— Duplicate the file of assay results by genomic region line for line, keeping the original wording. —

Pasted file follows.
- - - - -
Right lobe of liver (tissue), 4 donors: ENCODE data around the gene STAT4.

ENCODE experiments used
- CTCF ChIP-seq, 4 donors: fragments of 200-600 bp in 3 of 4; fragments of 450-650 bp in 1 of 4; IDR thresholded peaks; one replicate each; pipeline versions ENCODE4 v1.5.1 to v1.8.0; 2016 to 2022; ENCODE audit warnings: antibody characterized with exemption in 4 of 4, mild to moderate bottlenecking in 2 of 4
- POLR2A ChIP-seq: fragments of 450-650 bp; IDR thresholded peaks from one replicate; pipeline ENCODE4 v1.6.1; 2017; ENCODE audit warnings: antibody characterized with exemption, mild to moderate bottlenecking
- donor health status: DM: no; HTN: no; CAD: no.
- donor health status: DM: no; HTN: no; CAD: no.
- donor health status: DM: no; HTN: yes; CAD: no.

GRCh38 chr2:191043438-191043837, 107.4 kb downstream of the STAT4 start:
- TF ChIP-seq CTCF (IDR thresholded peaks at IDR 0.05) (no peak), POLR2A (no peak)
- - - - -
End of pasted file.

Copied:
Right lobe of liver (tissue), 4 donors: ENCODE data around the gene STAT4.

ENCODE experiments used
- CTCF ChIP-seq, 4 donors: fragments of 200-600 bp in 3 of 4; fragments of 450-650 bp in 1 of 4; IDR thresholded peaks; one replicate each; pipeline versions ENCODE4 v1.5.1 to v1.8.0; 2016 to 2022; ENCODE audit warnings: antibody characterized with exemption in 4 of 4, mild to moderate bottlenecking in 2 of 4
- POLR2A ChIP-seq: fragments of 450-650 bp; IDR thresholded peaks from one replicate; pipeline ENCODE4 v1.6.1; 2017; ENCODE audit warnings: antibody characterized with exemption, mild to moderate bottlenecking
- donor health status: DM: no; HTN: no; CAD: no.
- donor health status: DM: no; HTN: no; CAD: no.
- donor health status: DM: no; HTN: yes; CAD: no.

GRCh38 chr2:191043438-191043837, 107.4 kb downstream of the STAT4 start:
- TF ChIP-seq CTCF (IDR thresholded peaks at IDR 0.05) (no peak), POLR2A (no peak)